Flyers, Penguins Have Marathon Game

Friday, May 5th 2000, 12:00 am
By: News On 6

PITTSBURGH (AP) — They started in early evening and didn't stop until the middle of the night. They lost track of time, the number of overtimes, even which end of the rink was theirs.

The Philadelphia Flyers ran out of dry uniforms. The Pittsburgh Penguins nearly ran out of defensemen. Just like many of their sleep-deprived fans watching at home, they ran out of pizza.

As the overtimes ticked by — one, three, and, finally, five — they became more exhausted, more apprehensive, more cautious. No one wanted to commit the mistake that cost his team the third-longest game in NHL history.

``It wasn't pretty hockey,'' Penguins goaltender Ron Tugnutt said. ``All the players were exhausted. It is a tough way to play. You're fighting yourself to stay in the game.''

So, perhaps fittingly, the NHL's longest game in 64 years was mercifully ended by a player recently demoted because he couldn't score big goals in the playoffs.

Keith Primeau, dropped from the top line two games ago because of his lack of production, whizzed a hard wrist shot by Tugnutt at 12:01 of the fifth overtime early Friday morning to give the Flyers a 2-1 victory over the Penguins.

The Flyers barely had the energy to celebrate after requiring 92 minutes, 1 second of overtime and the equivalent of 2 1/2 games to earn a 2-2 series tie in the Eastern Conference semifinals. Game 5 is Sunday in Philadelphia.

The only longer games in NHL history were in the 1930s. Detroit beat the Montreal Maroons 1-0 in an overtime that lasted 116 minutes, 30 seconds on March 24, 1936, and Toronto beat Boston 1-0 in an overtime that lasted 104 minutes, 36 seconds on April 3, 1933.

Wasn't the Pittsburgh Marathon supposed to be Sunday?

``We're going down in hockey history,'' said Primeau, who had only seven goals in 78 previous playoff games. ``I was so into the game, I didn't know what was going on. I didn't know what time it was, what period it was or even if anybody was watching.''

Surprisingly, about a third of the 17,148 fans stayed around until the finish at 2:35 a.m., seven hours after the start. Some slept in their seats. Those who stayed awake didn't always see brilliant hockey, but they never saw bad hockey, even if both teams had long since lost their game legs by the end.

``It was getting sluggish,'' Tugnutt said. ``Everything seemed to be in slow motion. The breaks between periods got shorter and shorter. You got dizzy. Your mind played tricks on you. You'd forget which end of the rink was yours.''

Between periods, the players guzzled any beverage they could find and wolfed down the pizza that was to have been their post-game meal. The Flyers dug into equipment bags and trunks to find dry gear. Goaltender Brian Boucher longed for dry skates.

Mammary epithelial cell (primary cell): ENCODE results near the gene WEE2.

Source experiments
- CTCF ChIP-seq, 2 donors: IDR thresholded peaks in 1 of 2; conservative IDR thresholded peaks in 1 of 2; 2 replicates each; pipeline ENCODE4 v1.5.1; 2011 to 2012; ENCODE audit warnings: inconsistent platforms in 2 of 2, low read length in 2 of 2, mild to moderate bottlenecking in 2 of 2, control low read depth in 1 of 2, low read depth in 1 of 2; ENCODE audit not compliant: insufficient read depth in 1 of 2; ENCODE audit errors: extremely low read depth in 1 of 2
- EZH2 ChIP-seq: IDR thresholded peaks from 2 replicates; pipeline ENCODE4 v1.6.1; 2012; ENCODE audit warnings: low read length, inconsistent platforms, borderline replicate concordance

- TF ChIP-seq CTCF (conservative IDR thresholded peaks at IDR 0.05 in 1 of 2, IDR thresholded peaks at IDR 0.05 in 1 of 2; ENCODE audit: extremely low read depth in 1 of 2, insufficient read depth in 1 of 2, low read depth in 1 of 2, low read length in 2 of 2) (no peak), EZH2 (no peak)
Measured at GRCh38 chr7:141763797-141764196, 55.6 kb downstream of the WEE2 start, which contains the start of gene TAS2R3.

``You'd be moving around in there, and you'd hear them squishing,'' he said. ``It was awful.''

Surprisingly, the game-winning goal wasn't a deflection or a fluke or a trick. Primeau carried the puck along the right wing boards, put a move on defenseman Darius Kasparaitis and zipped a wrist shot for the game's 130th and last shot.

By contrast, the Flyers' first goal, by John LeClair on a deflection of Eric Desjardins' shot early in the third period, was by accident. The Penguins argued LeClair's stick was above the crossbar, but the video replay was inconclusive and the goal was counted.

Remarkably, the Penguins scored on their first shot, by Alexei Kovalev at 2:22 of the first period, then didn't score again.

``To play that long and that hard and that well and lose ... well, it's rough,'' the Penguins' Rob Brown said.

Ask Tugnutt, the only goalie in NHL history to twice make 70 saves in a game and not win either. He also made 70 saves in a 1991 regular-season tie.

Now, after the longest, and one of the bleakest, nights in their history, the Penguins and Jaromir Jagr must be wondering if they have anything left for the rest of the series.

By losing two home overtime games in three nights, they squandered the 2-0 lead they took in Philadelphia, as well as home-ice advantage in a series where the home team has yet to win.

``This game shows how close these teams are,'' Brown said. ``We have to go into Philly and win. We wish we didn't have to do it this way, but we have to.''

They probably won't unless Jagr plays like he did in scoring five goals in the first three games.

Bothered by flu-like symptoms in Game 4, he didn't resemble the player who had previously dominated the series, laboring just to go from end to end while rarely getting good scoring chances.

As a result, the Flyers sense the momentum and the series now belong to them. As does a spot in the record book that won't be replaced easily.

``To play that hard for eight periods and not win, that has to be hard on them,'' Primeau said. ``I just hope we don't have to do this again soon.''